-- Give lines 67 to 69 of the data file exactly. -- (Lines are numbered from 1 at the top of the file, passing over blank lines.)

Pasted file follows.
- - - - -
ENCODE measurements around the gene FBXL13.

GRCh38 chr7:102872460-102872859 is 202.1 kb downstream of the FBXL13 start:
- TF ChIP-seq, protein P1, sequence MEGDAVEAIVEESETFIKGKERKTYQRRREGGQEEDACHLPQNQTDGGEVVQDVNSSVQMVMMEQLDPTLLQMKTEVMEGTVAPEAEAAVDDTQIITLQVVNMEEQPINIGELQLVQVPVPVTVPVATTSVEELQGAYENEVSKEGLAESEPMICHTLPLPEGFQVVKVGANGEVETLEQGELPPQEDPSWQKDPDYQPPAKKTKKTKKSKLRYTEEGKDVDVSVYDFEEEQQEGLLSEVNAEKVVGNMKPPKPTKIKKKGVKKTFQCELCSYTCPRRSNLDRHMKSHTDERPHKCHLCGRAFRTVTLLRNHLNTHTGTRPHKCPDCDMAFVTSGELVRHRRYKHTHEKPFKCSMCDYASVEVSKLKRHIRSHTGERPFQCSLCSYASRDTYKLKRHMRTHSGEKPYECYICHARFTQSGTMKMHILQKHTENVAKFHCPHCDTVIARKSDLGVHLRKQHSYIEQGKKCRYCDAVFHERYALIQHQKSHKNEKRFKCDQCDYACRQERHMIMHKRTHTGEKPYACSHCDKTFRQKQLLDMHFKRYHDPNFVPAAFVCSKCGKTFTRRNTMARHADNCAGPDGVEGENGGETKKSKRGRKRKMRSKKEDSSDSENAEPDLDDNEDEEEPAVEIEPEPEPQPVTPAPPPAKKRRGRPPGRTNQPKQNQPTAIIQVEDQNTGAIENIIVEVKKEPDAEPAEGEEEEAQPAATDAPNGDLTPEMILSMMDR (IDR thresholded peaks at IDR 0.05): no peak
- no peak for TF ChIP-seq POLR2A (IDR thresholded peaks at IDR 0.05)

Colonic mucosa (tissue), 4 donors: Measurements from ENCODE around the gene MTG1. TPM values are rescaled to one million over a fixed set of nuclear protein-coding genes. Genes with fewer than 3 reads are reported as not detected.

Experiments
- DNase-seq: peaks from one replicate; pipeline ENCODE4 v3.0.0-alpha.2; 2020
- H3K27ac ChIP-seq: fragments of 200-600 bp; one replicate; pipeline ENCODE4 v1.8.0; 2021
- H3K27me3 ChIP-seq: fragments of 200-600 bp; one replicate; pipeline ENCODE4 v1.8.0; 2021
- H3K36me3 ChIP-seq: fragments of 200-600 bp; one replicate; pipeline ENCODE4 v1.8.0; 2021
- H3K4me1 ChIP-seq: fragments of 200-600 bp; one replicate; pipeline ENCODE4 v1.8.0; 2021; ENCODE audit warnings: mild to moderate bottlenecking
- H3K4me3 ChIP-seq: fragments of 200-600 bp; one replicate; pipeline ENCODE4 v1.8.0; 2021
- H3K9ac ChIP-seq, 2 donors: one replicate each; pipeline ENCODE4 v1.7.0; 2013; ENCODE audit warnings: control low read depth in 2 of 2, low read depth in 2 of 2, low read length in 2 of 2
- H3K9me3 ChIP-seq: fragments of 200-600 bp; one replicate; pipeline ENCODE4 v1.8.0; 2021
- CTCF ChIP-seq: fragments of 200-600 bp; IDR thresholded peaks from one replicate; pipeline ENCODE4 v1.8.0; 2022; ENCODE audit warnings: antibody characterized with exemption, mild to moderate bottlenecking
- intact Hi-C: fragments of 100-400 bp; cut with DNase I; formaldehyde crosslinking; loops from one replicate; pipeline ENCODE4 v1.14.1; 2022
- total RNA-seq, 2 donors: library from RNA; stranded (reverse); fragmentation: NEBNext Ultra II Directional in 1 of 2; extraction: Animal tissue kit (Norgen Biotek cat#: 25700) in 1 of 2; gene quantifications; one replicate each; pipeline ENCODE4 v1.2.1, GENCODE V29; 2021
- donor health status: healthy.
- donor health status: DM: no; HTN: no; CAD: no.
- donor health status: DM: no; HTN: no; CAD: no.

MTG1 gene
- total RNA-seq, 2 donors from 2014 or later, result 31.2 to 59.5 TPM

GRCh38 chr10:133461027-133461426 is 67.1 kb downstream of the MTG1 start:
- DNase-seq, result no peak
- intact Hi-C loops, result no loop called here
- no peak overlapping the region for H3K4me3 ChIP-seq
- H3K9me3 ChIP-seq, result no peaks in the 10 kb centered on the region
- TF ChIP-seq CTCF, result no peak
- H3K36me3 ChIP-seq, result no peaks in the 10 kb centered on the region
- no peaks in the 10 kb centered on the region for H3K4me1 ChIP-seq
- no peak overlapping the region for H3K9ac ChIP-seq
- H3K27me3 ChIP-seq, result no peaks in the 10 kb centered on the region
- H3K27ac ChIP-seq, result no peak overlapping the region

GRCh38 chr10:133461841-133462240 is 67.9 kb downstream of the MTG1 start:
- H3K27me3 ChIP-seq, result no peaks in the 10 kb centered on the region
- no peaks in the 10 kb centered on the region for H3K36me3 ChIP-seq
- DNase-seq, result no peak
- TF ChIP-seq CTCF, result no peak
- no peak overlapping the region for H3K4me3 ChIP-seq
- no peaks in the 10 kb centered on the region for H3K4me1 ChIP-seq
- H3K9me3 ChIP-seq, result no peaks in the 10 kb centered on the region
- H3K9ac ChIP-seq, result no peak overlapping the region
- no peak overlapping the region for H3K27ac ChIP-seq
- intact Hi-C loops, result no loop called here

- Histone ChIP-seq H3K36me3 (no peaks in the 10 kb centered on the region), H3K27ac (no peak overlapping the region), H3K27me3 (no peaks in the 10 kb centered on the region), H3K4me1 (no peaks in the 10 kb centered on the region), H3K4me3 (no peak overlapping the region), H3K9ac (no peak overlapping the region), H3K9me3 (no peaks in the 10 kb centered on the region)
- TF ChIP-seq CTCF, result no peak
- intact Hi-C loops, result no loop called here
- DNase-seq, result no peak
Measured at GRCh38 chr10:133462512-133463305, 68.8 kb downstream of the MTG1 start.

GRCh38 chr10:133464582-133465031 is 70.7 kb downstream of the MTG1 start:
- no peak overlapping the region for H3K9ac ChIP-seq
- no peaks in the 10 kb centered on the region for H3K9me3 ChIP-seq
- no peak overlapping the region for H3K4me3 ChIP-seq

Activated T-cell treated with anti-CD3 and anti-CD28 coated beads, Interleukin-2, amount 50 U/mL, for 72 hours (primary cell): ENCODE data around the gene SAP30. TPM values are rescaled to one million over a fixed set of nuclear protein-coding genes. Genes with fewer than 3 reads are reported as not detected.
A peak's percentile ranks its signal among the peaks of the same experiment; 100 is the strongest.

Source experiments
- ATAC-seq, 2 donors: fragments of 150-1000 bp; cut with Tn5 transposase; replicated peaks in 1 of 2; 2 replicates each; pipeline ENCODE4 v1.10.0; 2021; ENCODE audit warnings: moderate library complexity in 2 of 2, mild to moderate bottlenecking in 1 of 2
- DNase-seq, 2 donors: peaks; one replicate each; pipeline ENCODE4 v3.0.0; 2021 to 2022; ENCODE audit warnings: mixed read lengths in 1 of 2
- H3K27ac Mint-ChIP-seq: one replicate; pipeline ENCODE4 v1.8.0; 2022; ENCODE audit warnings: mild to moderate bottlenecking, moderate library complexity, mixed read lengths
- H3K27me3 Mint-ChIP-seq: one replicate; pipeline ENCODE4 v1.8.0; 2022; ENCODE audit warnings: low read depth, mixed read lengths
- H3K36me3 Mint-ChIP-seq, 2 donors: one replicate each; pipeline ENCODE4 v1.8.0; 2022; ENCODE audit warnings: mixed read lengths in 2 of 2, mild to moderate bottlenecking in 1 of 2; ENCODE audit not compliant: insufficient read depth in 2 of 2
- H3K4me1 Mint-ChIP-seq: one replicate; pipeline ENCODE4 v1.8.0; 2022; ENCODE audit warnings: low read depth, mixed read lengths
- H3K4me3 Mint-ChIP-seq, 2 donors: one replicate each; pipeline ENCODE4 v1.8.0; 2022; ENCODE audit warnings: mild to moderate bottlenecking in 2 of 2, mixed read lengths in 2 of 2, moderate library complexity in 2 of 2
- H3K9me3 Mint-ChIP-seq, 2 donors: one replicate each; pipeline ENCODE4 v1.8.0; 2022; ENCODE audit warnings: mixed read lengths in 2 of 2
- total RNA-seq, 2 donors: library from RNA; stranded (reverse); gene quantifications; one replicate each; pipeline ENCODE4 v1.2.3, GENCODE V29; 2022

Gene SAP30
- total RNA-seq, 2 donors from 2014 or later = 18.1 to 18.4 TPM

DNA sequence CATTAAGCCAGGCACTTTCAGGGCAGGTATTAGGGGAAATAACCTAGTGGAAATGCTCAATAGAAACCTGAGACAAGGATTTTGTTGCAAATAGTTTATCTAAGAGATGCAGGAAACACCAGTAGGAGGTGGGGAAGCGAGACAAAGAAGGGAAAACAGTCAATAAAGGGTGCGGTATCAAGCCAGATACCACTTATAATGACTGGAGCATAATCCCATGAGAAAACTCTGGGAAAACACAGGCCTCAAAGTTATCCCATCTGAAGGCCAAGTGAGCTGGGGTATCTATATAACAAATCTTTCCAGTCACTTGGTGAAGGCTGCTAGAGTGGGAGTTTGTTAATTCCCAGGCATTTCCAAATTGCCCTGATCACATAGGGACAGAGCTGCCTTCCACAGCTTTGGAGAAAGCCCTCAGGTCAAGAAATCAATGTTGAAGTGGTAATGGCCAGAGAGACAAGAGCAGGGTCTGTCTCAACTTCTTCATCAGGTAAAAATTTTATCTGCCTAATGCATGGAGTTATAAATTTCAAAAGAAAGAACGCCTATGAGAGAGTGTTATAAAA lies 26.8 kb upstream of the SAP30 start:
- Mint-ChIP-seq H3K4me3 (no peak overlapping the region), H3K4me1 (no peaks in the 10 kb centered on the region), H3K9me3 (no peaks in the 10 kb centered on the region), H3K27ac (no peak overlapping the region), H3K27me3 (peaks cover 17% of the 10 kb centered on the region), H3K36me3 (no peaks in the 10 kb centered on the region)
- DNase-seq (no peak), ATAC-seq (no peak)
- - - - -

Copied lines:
- total RNA-seq, 2 donors from 2014 or later = 18.1 to 18.4 TPM

DNA sequence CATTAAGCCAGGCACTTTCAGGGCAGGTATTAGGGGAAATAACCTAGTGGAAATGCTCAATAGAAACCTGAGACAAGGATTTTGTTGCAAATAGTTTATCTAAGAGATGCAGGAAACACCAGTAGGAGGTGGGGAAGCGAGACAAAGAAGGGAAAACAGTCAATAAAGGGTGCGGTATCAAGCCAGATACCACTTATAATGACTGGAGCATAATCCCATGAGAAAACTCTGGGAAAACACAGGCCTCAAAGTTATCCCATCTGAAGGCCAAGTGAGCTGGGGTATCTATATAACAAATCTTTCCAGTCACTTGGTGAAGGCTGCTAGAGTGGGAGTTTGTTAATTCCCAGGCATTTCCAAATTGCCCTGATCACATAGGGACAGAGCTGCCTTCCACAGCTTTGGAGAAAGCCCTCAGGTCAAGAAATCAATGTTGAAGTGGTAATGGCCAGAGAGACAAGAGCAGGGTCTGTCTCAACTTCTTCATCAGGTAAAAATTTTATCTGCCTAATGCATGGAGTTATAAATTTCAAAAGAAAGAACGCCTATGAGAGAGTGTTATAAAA lies 26.8 kb upstream of the SAP30 start:
- Mint-ChIP-seq H3K4me3 (no peak overlapping the region), H3K4me1 (no peaks in the 10 kb centered on the region), H3K9me3 (no peaks in the 10 kb centered on the region), H3K27ac (no peak overlapping the region), H3K27me3 (peaks cover 17% of the 10 kb centered on the region), H3K36me3 (no peaks in the 10 kb centered on the region)